Rogue One: A Star Wars Story


Let me start off by saying that the most entertaining theater experience of the year can be narrowed down to the last 40 minutes Rogue One.  The third act engulfed entirely in action hops back and forth between two enthralling Rebels vs Empire confrontations.  One on the ground, set unusually (in a good way) against a bright and sunny tropical backdrop not yet seen before in the Star Wars canon.  The other a CGI fueled space battle up above, much of which shot in first person as if you’re on a ride at Disney instead of watching a movie (a tactic which I’ll come back to).  Director Gareth Edwards used actual war photography from Vietnam and the South Pacific as inspiration for the ground warfare and it shows because Rogue One is much more of a straight up war movie than the other seven films in the franchise (looking past the fact that, you know, they are still shooting “laser beams” instead of bullets).


The action doesn’t let up and rolls steadily into a conclusion that ties up everything in a nice bow, one that both the fanboys and more casual Star Wars observers can appreciate, and also one that will make you forget about the pretty boring and nonsensical first two thirds of the movie.  Sidenote: On a scale of 1-10, I’m probably only a 4 on Star Wars fandom.  I grew up on the original trilogy but all of the locations and ancillary characters get the Game of Thrones treatment (you don’t know their names but can describe them). In comparison I’m probably a 10 on the Bad Boys universe fanboy scale and could tell you the names of all minor characters down to Mike Lowrey’s doorman (it’s Chet).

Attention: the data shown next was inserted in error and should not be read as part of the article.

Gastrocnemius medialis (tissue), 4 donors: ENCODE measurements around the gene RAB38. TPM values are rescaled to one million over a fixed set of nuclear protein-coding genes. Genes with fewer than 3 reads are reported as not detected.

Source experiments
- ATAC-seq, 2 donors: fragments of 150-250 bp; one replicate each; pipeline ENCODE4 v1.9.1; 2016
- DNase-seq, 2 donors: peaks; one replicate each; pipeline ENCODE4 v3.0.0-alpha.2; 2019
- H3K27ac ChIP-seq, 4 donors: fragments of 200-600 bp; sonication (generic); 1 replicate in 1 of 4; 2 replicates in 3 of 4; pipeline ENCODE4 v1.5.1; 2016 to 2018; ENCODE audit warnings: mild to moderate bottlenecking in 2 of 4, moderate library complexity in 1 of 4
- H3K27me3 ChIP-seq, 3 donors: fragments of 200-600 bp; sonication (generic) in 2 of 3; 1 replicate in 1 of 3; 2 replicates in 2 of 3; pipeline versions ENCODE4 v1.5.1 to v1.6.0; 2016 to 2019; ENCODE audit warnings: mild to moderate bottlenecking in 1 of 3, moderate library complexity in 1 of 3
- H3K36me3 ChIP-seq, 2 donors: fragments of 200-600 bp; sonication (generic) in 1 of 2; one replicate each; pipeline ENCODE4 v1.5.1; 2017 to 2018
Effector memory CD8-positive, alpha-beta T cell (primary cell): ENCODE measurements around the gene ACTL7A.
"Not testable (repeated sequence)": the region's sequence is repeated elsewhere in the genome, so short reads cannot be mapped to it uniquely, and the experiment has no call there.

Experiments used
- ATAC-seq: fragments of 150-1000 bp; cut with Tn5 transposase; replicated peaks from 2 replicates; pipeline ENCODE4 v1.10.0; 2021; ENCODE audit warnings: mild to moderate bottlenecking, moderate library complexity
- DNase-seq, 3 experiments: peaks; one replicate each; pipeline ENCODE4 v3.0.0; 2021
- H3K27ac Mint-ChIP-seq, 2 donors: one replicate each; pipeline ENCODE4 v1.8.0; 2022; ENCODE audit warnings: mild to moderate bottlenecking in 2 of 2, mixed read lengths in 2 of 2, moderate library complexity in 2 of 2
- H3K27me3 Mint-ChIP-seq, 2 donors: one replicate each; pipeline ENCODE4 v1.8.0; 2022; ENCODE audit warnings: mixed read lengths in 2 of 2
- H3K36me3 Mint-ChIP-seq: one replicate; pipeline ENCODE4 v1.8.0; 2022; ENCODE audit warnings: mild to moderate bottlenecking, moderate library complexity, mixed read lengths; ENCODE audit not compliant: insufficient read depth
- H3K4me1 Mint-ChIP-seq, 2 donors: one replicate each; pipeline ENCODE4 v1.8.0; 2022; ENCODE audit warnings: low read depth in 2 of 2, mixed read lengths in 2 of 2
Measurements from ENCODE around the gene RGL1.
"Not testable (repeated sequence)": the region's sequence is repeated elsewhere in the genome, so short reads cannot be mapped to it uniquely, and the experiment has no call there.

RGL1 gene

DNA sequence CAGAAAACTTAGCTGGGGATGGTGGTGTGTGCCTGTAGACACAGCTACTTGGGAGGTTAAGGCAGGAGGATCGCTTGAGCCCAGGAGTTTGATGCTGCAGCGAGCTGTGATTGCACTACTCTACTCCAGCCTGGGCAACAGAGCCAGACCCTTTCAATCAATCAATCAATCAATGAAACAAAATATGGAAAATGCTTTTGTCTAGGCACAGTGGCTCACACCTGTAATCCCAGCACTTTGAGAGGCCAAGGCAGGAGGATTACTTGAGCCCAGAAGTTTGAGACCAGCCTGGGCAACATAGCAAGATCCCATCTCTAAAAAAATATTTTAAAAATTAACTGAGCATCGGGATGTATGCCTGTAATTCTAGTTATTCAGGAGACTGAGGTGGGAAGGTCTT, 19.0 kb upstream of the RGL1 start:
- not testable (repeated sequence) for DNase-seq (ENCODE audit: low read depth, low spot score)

So where does Rogue One stand in the 2016 movie rankings?  I think it lands as a Tier 1 but ONLY if you’re seeing it in the theater.  It’s much more of a ride than most movies and might as well be in a completely different medium than 2016 heavyweights Manchester By The Sea and Moonlight.  For obvious reasons, the quality of action movies tend to drop off when they hit the TV screen and this is especially true for the PG-13, CGI-heavy fantastical films that fall under the Disney umbrella (Star Wars, Avengers, etc).  I would compare them to NHL games.  In person there’s not a more exhilarating live sporting event to attend, but when it comes to TV I’d much rather watch the NBA, NFL, or shit even Vanderpump Rules.  This doesn’t apply to all action movies. Films with more practical effects like Mad Max and Mission Impossible fare fine on the small screen, but Rogue One is likely to come off a little silly down the road.  Tier 1 – Rated Greg


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